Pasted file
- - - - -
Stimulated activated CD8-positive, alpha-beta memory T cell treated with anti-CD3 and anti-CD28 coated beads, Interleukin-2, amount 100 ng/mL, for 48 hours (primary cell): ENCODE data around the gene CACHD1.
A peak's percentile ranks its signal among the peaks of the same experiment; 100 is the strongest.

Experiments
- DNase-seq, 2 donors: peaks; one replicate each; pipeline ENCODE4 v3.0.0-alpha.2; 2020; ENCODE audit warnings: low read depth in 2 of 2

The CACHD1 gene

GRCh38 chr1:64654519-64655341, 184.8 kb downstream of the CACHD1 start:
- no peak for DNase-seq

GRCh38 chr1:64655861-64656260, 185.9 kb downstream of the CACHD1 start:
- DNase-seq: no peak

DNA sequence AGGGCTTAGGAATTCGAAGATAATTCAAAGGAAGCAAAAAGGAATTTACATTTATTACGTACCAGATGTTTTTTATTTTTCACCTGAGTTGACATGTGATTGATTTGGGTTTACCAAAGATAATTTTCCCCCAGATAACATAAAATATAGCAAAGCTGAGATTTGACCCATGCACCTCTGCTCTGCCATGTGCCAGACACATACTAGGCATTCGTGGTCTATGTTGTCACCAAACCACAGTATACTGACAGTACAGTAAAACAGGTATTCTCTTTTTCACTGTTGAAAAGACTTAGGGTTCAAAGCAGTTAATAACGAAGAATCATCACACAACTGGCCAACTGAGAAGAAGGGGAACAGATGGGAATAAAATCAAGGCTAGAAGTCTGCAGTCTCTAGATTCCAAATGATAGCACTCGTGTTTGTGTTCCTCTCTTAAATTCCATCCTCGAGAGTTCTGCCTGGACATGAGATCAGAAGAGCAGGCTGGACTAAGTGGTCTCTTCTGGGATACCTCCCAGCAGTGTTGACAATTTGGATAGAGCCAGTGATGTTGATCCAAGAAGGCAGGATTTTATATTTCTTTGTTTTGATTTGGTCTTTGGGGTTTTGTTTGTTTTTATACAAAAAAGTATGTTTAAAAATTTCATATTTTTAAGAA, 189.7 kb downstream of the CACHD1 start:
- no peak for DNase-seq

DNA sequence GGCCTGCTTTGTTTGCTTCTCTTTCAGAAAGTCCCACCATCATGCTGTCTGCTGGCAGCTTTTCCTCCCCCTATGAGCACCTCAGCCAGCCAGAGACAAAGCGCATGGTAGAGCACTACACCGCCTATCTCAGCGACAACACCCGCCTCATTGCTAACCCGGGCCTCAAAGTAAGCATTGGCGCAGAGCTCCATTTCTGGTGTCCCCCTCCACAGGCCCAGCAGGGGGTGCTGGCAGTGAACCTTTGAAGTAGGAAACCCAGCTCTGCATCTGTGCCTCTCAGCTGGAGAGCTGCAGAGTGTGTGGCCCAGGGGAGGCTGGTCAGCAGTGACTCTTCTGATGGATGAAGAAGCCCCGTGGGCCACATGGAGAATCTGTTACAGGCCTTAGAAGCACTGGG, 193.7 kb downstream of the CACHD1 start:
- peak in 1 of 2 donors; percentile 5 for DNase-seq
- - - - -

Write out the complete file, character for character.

Stimulated activated CD8-positive, alpha-beta memory T cell treated with anti-CD3 and anti-CD28 coated beads, Interleukin-2, amount 100 ng/mL, for 48 hours (primary cell): ENCODE data around the gene CACHD1.
A peak's percentile ranks its signal among the peaks of the same experiment; 100 is the strongest.

Experiments
- DNase-seq, 2 donors: peaks; one replicate each; pipeline ENCODE4 v3.0.0-alpha.2; 2020; ENCODE audit warnings: low read depth in 2 of 2

The CACHD1 gene

GRCh38 chr1:64654519-64655341, 184.8 kb downstream of the CACHD1 start:
- no peak for DNase-seq

GRCh38 chr1:64655861-64656260, 185.9 kb downstream of the CACHD1 start:
- DNase-seq: no peak

DNA sequence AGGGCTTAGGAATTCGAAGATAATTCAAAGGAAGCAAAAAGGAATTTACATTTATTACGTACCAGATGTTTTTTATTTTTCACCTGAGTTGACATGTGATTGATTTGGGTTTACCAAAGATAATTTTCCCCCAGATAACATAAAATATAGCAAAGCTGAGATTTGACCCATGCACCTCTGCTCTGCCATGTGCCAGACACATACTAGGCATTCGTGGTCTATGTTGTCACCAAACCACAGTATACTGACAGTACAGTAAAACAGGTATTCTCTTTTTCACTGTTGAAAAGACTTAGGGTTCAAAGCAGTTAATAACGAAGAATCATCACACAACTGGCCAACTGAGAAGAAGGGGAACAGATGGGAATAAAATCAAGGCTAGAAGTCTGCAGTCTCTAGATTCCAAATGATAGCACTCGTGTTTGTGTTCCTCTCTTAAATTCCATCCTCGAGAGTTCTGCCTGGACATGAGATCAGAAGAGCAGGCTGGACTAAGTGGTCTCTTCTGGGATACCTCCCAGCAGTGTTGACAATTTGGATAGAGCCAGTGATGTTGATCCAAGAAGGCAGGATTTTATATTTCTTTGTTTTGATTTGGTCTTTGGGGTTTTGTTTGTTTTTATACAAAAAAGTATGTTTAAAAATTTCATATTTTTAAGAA, 189.7 kb downstream of the CACHD1 start:
- no peak for DNase-seq

DNA sequence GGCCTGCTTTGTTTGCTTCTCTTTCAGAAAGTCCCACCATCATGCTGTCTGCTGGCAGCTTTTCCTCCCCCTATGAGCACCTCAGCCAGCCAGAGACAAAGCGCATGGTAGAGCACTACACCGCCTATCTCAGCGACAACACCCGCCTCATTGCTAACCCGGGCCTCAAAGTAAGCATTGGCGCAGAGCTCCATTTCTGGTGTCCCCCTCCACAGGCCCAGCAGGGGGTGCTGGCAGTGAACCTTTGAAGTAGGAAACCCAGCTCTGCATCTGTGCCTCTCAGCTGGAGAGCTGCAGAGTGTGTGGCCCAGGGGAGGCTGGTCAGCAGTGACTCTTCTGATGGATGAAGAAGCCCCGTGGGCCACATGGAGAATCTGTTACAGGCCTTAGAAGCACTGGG, 193.7 kb downstream of the CACHD1 start:
- peak in 1 of 2 donors; percentile 5 for DNase-seq